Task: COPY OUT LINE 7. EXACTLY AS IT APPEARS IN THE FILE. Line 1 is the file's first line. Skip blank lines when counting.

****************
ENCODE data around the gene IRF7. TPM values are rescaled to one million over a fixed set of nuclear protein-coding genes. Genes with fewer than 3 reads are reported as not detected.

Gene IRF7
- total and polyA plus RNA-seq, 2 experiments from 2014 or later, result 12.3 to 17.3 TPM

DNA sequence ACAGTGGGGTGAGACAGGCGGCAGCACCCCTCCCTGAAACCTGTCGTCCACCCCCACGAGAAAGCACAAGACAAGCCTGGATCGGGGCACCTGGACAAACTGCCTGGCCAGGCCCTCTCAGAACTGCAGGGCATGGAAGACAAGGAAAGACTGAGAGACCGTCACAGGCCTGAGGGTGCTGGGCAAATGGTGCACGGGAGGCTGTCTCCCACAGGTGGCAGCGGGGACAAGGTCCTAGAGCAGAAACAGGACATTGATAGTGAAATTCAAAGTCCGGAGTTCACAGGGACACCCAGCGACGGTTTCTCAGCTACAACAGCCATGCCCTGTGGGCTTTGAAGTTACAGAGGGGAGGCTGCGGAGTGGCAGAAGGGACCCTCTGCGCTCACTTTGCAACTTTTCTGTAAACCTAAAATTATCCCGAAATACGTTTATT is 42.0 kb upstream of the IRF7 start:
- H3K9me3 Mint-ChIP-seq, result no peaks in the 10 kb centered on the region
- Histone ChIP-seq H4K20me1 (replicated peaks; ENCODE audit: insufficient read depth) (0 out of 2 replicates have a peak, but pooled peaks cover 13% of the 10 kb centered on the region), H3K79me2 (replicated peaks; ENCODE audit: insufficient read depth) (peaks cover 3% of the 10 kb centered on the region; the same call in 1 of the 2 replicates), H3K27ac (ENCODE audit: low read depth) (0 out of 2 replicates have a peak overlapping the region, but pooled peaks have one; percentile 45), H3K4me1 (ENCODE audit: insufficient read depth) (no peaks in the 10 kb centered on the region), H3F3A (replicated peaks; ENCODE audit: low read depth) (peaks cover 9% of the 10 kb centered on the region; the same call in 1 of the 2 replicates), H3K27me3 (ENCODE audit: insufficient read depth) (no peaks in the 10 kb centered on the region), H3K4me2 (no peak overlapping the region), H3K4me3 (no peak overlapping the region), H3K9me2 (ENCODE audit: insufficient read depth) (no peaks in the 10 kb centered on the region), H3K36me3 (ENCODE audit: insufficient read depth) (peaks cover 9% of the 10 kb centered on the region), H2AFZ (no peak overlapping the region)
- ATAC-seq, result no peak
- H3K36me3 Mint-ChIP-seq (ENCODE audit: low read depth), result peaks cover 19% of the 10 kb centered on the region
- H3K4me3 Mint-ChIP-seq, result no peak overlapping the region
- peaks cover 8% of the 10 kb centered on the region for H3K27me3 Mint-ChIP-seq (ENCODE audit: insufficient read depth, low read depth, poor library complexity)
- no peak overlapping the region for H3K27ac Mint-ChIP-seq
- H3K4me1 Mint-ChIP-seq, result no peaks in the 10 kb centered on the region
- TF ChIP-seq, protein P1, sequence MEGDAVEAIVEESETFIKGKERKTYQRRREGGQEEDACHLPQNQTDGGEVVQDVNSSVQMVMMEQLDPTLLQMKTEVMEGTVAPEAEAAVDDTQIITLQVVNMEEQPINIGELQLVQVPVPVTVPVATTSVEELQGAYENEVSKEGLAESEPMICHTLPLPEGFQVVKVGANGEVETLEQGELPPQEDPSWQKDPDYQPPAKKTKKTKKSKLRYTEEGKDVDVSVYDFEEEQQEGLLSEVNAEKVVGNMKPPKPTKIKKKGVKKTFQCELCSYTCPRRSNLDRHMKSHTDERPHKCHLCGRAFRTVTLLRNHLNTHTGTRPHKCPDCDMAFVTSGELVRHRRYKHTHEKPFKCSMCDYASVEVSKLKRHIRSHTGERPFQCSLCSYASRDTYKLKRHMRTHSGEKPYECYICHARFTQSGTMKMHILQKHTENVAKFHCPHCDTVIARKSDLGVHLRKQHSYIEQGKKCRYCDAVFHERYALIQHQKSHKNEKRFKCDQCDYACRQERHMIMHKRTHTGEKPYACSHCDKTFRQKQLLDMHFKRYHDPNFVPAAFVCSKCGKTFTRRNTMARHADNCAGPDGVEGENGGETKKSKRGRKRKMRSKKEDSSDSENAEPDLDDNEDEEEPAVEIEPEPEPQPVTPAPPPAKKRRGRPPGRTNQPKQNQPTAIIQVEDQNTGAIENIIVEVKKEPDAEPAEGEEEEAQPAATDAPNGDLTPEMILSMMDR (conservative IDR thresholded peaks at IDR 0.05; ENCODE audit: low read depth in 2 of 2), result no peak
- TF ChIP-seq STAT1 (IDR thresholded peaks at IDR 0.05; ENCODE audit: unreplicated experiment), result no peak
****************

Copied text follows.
- ATAC-seq, result no peak